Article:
ELHAM NUMAN/THE VARSITY

When Scott Pilgrim asked Ramona Flowers why she moved from New York to Toronto in the 2010 film Scott Pilgrim vs. the World, Ramona responded that Toronto is “one of the great cities.” Pilgrim’s inquiry is reflective of a general interpretation of Toronto as unexciting or uninteresting compared to cities like New York and Los Angeles — and this portrayal is a result of the underrepresentation of Toronto in film and popular media.

Surpassed only by Mexico City, New York, and Los Angeles, Toronto is the fourth most populous city in North America. However, Toronto remains severely underrepresented in both Canadian and American film and television.

This is partly attributable to a phenomenon called ‘Toronto doubling,’ in which films are produced and shot in Toronto in order to qualify for Ontario tax credits, yet the city is not referred to as Toronto in the production. Significant examples of this include the superhero movies Suicide Squad, X-Men, and Kick-Ass, which were filmed in Toronto but are set in New York, and the film My Big Fat Greek Wedding, which was filmed in Toronto but set in Chicago.

U of T is not free from this trope, as many parts of the university were used to film Mean Girls and Good Will Hunting, set in Evanston, Illinois and Cambridge, Massachusetts respectively.

One of the grossest uses of this trope lies in Canadian production Orphan Black. The television series is shot entirely in Toronto — and yet remains ambiguous as to where it is actually set. The closest the series comes to revealing its setting are references to Scarborough and a mention of the intersection Queen and Broadview. The co-creator of Orphan Black, Graeme Manson, made note of the show’s ambiguous setting in The Globe and Mail, stating, “It’s meant to be Generica. It’s part of the price you pay for this kind of co-production.”

The decision to film a production in Toronto for business purposes is understandable considering the lower cost of doing so in comparison to other large North American cities. Yet, the fact that Toronto is rarely portrayed in film and media has a significant impact on the perception of Toronto and the identity of Torontonians.

Admittedly, with the success of artists such as Drake and The Weeknd, Toronto has gained increasing attention over the past few years. However, this one-sided representation of Toronto — as a home to two famous artists — is hardly accurate. It detracts from the idea that Toronto is a multidimensional city with many qualities and lifestyles, which aren’t accurately represented by Drake, the Raptors, and the Entertainment District, all common associations with the city for those who do not know it well.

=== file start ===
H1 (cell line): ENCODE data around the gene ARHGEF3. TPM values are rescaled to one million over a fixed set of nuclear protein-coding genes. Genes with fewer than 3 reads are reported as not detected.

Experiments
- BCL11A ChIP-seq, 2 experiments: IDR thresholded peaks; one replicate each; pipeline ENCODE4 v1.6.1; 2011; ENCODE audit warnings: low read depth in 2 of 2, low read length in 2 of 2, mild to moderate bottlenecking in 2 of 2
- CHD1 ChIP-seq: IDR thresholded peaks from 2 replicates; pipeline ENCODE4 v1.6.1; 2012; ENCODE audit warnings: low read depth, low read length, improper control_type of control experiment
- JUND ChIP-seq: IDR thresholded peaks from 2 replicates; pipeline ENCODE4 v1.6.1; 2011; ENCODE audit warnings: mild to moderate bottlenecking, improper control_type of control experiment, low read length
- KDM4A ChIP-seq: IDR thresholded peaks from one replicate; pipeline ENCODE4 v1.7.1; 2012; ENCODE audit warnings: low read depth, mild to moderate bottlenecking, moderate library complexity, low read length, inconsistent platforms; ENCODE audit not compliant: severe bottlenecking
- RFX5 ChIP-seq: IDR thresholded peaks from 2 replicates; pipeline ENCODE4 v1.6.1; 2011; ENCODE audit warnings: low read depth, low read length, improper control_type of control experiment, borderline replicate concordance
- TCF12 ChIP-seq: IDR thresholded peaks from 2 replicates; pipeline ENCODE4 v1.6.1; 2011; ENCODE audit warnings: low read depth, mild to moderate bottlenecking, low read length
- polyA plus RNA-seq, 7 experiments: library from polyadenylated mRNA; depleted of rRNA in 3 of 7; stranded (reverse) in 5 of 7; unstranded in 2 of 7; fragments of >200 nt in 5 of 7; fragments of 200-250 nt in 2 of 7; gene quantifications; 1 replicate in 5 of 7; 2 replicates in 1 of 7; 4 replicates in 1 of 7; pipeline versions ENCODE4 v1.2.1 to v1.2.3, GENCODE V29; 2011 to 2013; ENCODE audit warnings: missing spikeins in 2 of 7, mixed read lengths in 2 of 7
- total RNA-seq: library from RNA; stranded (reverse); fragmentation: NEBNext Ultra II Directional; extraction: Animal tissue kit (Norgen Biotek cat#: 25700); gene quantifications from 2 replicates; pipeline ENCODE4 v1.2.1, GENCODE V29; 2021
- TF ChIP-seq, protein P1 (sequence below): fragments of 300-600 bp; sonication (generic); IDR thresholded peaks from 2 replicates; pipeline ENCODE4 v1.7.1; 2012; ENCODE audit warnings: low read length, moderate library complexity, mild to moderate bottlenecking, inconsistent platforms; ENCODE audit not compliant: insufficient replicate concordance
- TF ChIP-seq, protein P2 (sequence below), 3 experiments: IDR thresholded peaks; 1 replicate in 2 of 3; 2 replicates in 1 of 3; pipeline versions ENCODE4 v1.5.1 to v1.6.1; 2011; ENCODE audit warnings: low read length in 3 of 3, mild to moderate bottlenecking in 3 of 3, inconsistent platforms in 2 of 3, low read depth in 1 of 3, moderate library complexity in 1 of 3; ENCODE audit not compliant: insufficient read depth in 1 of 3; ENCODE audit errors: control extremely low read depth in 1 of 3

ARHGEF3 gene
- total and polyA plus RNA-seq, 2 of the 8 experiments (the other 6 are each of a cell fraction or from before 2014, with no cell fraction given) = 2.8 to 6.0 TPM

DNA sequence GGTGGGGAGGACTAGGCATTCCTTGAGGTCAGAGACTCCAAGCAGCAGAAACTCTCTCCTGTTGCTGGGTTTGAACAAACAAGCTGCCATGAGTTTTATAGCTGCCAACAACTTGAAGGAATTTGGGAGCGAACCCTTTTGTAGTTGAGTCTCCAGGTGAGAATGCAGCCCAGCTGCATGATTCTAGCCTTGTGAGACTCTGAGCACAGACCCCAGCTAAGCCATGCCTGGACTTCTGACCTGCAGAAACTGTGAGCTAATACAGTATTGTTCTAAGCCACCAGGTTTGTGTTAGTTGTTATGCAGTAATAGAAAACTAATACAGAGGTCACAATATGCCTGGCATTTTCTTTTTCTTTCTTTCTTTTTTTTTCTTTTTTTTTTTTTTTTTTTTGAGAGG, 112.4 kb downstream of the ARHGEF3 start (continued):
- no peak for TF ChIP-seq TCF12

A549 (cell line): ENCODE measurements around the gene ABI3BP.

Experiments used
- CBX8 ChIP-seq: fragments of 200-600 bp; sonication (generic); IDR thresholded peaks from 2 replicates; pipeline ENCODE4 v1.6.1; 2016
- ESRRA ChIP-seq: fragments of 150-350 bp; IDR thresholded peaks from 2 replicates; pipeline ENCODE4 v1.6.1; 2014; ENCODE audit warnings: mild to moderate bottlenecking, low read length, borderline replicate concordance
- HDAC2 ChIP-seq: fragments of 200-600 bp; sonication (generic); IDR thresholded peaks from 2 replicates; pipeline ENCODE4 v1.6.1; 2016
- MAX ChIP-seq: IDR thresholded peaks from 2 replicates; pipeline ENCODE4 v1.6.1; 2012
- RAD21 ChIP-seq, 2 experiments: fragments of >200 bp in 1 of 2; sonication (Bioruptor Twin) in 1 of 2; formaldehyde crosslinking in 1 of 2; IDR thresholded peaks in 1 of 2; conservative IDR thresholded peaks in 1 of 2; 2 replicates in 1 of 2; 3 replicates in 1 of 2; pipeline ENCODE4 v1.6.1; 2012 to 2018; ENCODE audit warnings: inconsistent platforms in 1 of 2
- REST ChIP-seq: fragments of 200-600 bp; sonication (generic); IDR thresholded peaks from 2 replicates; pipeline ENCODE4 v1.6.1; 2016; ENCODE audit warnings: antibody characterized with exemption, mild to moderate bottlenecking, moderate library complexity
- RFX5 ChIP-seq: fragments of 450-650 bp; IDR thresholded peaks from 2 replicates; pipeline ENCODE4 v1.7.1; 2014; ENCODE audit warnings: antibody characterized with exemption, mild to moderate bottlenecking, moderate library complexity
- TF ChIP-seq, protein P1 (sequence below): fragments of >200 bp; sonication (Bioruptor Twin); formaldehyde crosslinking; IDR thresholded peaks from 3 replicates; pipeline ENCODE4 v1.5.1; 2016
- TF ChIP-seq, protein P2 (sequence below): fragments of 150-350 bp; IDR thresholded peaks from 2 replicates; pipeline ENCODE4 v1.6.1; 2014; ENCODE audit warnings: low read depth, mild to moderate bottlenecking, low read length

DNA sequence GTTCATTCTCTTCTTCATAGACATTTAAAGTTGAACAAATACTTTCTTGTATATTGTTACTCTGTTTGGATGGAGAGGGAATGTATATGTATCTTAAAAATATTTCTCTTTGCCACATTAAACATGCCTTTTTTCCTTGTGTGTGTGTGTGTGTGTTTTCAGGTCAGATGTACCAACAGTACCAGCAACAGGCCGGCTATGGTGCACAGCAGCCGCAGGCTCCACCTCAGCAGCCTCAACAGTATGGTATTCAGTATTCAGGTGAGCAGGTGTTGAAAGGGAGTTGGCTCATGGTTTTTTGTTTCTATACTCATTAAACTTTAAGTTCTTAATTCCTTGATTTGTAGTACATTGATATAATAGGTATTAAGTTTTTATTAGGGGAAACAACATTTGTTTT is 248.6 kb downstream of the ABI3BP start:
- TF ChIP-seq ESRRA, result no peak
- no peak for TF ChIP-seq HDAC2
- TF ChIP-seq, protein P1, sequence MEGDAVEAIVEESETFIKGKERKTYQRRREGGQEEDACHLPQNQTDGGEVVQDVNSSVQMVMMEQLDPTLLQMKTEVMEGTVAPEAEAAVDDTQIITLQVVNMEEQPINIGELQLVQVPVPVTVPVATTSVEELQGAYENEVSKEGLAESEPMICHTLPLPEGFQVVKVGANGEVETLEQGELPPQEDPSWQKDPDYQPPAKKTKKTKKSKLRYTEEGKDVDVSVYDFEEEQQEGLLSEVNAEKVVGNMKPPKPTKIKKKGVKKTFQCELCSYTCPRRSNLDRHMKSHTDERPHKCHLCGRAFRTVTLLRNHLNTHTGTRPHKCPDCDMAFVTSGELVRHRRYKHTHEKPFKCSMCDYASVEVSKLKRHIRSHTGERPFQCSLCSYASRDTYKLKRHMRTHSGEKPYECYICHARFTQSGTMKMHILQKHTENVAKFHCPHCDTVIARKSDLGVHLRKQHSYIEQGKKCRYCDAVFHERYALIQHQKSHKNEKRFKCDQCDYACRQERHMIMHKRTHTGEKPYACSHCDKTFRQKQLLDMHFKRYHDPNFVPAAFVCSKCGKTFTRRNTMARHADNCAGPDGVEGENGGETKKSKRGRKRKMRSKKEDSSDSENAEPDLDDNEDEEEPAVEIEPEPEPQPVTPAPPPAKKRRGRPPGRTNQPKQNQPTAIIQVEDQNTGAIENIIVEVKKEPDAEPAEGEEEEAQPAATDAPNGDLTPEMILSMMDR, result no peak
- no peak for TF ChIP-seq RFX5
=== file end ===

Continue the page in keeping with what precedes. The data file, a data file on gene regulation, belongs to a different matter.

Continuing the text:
Scott Pilgrim vs. the World is one of the only major films in recent memory that portrays Toronto in a different light by showcasing the lives of young adults growing up in areas like Harbord Village and The Annex, as well as the indie rock scene in the city.

In contrast, watching cities like New York and Los Angeles portrayed in films and on television has given viewers a wide array of ideas regarding what life is like in New York and Los Angeles. Often — in contrast to Scott Pilgrim vs. the World where the characters often note the city’s “mediocrity” — these  notions have been romanticized in film.

Those who are from Toronto may begrudgingly point to its pitfalls as a reason for which the city is not receiving the same level of exposure as others. Yet, there are ways in which negative aspects of a city may be developed into quirks on the big screen, providing a more positive and authentic experience for viewers overall.

Take La La Land, which romanticizes Los Angeles from the perspective of younger, middle-class individuals. The film begins by taking one of the major flaws of Los Angeles, its traffic, and creates a musical number on a crowded highway overpass. La La Land uses driving as a motif, noting that it is perhaps a less glamorous part of what defines Los Angeles as a city.

Toronto similarly has a culture of noting its transportation flaws, especially with regard to the viral meme-worthy shortcomings of the TTC.

Yet, when Toronto’s poor transit system becomes one of its only defining representations, it contributes to a pervasive perception of Toronto as an unimpressive location, despite being one of the world’s major commercial centres. This is not to mention the irony that Toronto has a much better public transportation system than Los Angeles.

Toronto should more openly embrace and romanticize the flaws and characteristics that make up its identity, not just as ‘the city of Drake,’ but rather as the multidimensional city that it is.

More productions filmed in Toronto should be set accordingly, as setting a production in Toronto would not negatively impact the plot of the film or television series, but it would also capture the many dimensions that Toronto life has to offer. Toronto needs to be represented as ‘one of the great cities’ — and Toronto needs to love itself.

Avneet Sharma is a second-year student at Trinity College studying English and Book and Media Studies. His column appears every three weeks.

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